Sanitation and cleanliness on top of new age mobility firms' agenda

Topics Coronavirus | sanitation | Lockdown

Uber has acquired 3 million masks to provide to its drivers
The Covid-19 pandemic has certainly crippled the sharing economy, and also several new-age companies, especially those focused on providing viable commuting options to urban travelers. As the country relaxes lockdown restrictions, these players who somehow continued to weather the crisis by coming out with newer services, are going all out to win the trust of the customer. 

A noticeable way these companies have stayed relevant during the lockdowns is by partnering with businesses classified as essential services, while a few bigger ones have trimmed their workforce in order to cut costs. 

In India, where the lockdown was more stringent than many other developed countries, shared-economy firms have dealt with things differently. "Airlines, trains, metros and taxis which are traditional shared economy are coming back (to normal) albeit with operating tweaks. The new-age shared economy will similarly stay, though the models will get more premiumised and irrational pricing going away," said Pankaj Karna, Managing Director at Maple Capital Advisors, a boutique New Delhi-based investment bank. 

Large players like Uber partnered with e-commerce and online grocery firms to deliver essentials, Uber also came up with its UberMedic service, which ferried healthcare workers in partnership with hospitals during the strict lockdown period. It had piloted using a plastic sheet to isolate the driver's seat for the service. As the lockdown lifted, some drivers have chosen to continue isolating their own seats in the cabs. In partnership with various state governments, Ola rolled out ‘Ola Emergency’ service to enable citizens across the country to access essential medical care. These include safe medical trips such as scheduled check-ups, dialysis, chemotherapy and for immediate medical needs such as injuries.

As the lockdown restrictions began to ease around May 18, Uber came up with a "Go Online Checklist" for both riders and drivers including a mandatory mask policy for both, an updated post-trip feedback mechanism and a cancellation policy. The drivers are required to upload selfies wearing mask before the startup of a trip. They have also been advised to use three-ply face masks, and discard them after a single day's use. 

Uber has acquired 3 million masks to provide to its drivers. The drivers are also free to use their own as long as they comply with the requirement of keeping their face covered at all times.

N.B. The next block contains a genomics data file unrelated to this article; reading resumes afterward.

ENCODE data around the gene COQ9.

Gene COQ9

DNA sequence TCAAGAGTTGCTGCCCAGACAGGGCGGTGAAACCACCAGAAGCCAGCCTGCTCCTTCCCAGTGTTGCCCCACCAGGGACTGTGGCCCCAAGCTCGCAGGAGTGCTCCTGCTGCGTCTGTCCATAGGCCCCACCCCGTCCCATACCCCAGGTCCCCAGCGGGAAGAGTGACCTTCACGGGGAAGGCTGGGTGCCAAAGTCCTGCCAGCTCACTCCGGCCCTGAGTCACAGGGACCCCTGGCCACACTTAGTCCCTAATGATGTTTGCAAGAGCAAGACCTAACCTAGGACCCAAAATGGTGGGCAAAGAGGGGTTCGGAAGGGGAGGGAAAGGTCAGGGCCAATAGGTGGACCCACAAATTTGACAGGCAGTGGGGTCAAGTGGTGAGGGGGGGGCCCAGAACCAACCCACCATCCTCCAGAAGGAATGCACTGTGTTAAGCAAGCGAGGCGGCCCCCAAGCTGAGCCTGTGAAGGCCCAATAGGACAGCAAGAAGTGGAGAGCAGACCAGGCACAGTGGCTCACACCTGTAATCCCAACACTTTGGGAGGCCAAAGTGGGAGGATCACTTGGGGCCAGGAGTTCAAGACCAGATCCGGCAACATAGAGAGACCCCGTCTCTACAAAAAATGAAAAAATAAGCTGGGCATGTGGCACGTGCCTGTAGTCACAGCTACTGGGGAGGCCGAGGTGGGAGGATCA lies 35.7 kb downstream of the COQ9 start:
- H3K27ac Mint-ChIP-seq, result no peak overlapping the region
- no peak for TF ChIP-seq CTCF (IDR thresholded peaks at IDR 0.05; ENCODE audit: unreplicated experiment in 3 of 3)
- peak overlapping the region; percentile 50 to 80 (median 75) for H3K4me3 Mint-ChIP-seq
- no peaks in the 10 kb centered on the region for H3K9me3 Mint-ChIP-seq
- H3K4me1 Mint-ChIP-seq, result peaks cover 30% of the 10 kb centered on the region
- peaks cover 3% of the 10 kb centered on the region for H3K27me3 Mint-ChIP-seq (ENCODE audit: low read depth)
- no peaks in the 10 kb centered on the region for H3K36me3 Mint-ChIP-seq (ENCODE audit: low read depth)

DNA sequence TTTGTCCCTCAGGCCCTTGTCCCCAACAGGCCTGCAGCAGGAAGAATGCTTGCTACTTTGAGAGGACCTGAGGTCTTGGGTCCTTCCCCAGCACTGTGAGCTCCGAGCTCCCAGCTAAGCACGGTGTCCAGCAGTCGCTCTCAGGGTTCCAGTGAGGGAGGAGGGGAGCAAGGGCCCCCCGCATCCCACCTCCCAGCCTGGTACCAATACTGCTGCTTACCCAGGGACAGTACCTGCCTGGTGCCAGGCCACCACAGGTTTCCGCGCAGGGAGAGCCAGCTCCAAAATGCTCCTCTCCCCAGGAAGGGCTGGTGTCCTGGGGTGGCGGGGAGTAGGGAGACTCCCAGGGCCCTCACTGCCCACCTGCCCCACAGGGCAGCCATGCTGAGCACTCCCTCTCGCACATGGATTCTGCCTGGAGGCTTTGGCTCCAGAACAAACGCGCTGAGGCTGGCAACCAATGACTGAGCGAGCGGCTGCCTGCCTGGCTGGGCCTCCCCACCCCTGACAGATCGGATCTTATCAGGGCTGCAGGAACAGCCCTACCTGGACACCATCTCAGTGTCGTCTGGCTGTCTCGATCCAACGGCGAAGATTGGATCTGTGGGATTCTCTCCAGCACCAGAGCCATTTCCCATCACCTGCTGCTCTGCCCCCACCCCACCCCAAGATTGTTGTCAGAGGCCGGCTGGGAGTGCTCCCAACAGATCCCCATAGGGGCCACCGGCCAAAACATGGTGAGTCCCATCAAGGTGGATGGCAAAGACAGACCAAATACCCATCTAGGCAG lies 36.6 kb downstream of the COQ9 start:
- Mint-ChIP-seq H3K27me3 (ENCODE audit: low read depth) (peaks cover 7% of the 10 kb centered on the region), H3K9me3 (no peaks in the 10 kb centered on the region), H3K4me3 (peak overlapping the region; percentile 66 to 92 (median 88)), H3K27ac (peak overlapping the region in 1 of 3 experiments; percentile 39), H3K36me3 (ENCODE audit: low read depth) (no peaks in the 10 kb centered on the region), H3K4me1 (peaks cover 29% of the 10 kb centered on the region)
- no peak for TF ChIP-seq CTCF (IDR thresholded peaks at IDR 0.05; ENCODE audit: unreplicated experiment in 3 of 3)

Experts believe that in developed markets like the US, people will prefer driving on their own rather than taking a shared cab of the likes provided by Ola or Uber. In India, where use of own car is not viable for everyone, two-wheeler and bike sharing players are expected to fill this void. 

“Bike Taxi is a more open and personalized way for intracity travel, as opposed to other crowded alternate ways like cabs, buses, autos and trains. Besides, the customer has an advantage of less exposure to any infection due to his or her limited interaction with the captain (drivers),” said Aravind Sanka, co-founder, Rapido.

During the initial phases of the lockdown, Rapido moved fast to ensure income and work for its drivers and decided to accelerate its already existing Rapido delivery services and tie-up with major retailers and online firms like Big Bazaar, Bigbasket and Spencer’s to deliver essential goods during the lockdown.

 

The firm recently launched Rapido Local, an on-demand person-to-person delivery service where customers can request pick and drop of food, groceries and medicine using its app in Bengaluru, Kolkata and Hyderabad. Similarly, scooter sharing firm Bounce has established partnerships with delivery companies to ramp up their supply chain and ensure rapid delivery of essential good. It has also introduced initiatives like ScooterHero, a P2P platform to register idle personal vehicles. 

Vogo, an on-demand scooter and bike rental provider, has announced to home deliver sanitszed bikes to those who are unable to come to pick them up from the docking stations, apart from providing sanitation kits to the customers. Consumers now also have the ability to enhance their rides for longer durations so that they have the freedom to drive at any time for any work. “Enabling sanitised rides, providing multiple ridership options and making rides affordable have been key to our post-Covid strategy,” said Anand Ayyadurai, co-founder & CEO of Vogo.

As the lockdown restrictions begin to ease in most parts of the country, it is yet to be seen how it pans out for customers and urban mobility firms. However, customers may be willing to pay more for a better, more sanitised experience as health concerns continue amid the pandemic. 

Mobility 2.0

- Ride sharing firms focus on sanitation and cleanliness 
- Bounce introduces long term-rental and subscription options 
- Bounce-A (Atmanirbhar), the service has done over 35,000 within a week of its launch 
- Some like Rapido mandating the use of Aarogya Setu app 
- Most players tweaking cost structures to incentivise riders 


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